Prized Wagyu cattle herd is changing with the times
- Credit: Chris Hill
A Norfolk herd of highly-prized Wagyu beef cattle is continuing to grow - by adapting to the peaks and troughs of shifting consumer buying habits.
The Worstead Estate, near North Walsham, launched its Wagyu venture in 2016 after financial pressures forced the sale of the Paterson family's renowned dairy herd.
The Japanese breed is famed across the world for its beef's fine "marbling" - the intricate pattern of fat which gives the meat its sought-after tenderness and flavour.
But in the five years since establishing Norfolk's first Wagyu herd, Bruce Paterson of Worstead Farms has needed to deal with major changes in the market for its premium meat.
The Covid lockdown halted its restaurant trade overnight, prompting a refocus on direct online sales - and now while hospitality businesses are recovering after the restrictions, the cost of living crisis has affected retail orders.
"The herd has grown, but the sales side has been so topsy-turvy and we have had to think more on the hoof, if you will excuse the pun," said Mr Paterson.
"Initially most went into trade, but at the beginning of the pandemic we had to go into online retail overnight and deal with all the lockdowns and restrictions going up and down.
"Then just as everything was getting up and running and looking good, the cost of living has hampered the retail side.
- 1 'Rare' blue lobster found by Norfolk fisherman
- 2 Vandals target Banksy artwork in Cromer
- 3 Norfolk woman wins national science teaching award
- 4 North Norfolk pub re-opens as a hotel
- 5 Broads bridge in north Norfolk to close this year for roadworks
- 6 Michael Bublé concert bans chairs and blankets from gig
- 7 Popular 'cheese with no name' finally gets a name
- 8 'One in a million' town haberdasher dies at 80
- 9 Holiday let plan for farm's former train wagons
- 10 Local mental health charity opening community hub in Aylsham
"But at the moment we are getting plenty of trade enquiries so we are still quite optimistic for the season. We will have to wait to see how it pans out, but we are getting enquiries from local restaurants and butchers, so there is still a market out there."
About a third of the animals in the 120-strong herd are full-blood Wagyu, with the rest being Angus crosses.
"We want to expand that, but we will wait to see how the markets go," said Mr Paterson. "With anything you produce, whether it is food or iPhones, it needs to be what the market demands.
"It may be that the F1 (the first-generation Angus cross) is cheaper. If we find that people are chomping at the bit for my Wagyu cross, and orders for the full-blood are harder to come by, or vice versa, we will be led by where the market is."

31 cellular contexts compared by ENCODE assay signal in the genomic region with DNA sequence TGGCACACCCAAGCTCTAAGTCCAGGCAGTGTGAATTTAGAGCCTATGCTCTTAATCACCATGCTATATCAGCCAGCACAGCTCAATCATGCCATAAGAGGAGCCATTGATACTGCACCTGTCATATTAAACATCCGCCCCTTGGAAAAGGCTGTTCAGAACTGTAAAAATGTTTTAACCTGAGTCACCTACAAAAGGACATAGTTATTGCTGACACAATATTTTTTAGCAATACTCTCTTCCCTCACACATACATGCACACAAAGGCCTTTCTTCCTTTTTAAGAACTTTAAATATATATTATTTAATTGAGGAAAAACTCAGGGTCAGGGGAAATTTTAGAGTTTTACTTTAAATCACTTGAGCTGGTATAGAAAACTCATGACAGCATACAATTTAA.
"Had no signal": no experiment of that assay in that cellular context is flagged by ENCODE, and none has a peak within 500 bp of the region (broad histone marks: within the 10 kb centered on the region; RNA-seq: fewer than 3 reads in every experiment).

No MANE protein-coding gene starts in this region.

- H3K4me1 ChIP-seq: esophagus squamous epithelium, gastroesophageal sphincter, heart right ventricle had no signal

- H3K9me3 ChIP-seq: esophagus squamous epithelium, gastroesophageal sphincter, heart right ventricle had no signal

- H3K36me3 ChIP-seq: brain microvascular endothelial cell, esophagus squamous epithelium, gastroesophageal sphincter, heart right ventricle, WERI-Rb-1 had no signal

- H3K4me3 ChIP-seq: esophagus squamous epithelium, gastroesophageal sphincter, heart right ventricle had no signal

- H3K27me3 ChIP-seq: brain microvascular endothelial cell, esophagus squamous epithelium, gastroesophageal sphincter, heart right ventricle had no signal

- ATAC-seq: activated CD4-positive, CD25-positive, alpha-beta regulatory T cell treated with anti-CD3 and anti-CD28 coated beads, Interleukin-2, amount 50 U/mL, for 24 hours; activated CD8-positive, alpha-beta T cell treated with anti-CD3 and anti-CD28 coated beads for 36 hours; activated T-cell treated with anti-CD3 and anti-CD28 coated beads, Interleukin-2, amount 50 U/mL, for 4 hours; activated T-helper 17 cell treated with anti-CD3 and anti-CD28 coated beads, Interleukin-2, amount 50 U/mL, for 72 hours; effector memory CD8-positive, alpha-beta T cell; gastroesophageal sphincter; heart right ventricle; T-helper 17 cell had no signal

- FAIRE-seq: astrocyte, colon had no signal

To build closer relationships with its consumers, the estate has introduced Wagyu walking tours, taking visitors out into the pastures to learn how the animals are reared, before a lunch of Wagyu beef burgers in the cattle shed.
At last weekend's event visitors saw the the herd's original pedigree cow, named Yoshima, now eight years old, and the bull, named Miyagi.
"There are a number of reasons for the tours," said Mr Paterson. "It is a thank you to all the people who supported us through Covid.
"But people also want to understand what is going on, and we want a more educational arm to the business."
Visitors were also shown how the farm's "mob grazing" system aims to balance meat production with year-round carbon storage and wildlife habitats in the pastures.
The animals are rotated around a series of one-acre "cells", allowing optimum time for the grass to regrow, while focusing the nutrient benefits of the animals' manure.
The farm hopes its high-welfare herd will become RSPCA-assured this year.
The pampered animals listen to calming "spa music" in the calving yard, and the growing calves' feed rations include brewers' grain - a by-product of beer production at a nearby brewery.
"We are drilling down into our supply and trying to get as close as we can to the diet the cattle needs using by-products," said Mr Paterson.
"We are trying to reduce food miles and reduce carbon and produce a quality meat at the end of the day. We need to make sure the taste of that meat is where people expect it to be, because without that the rest is just noise."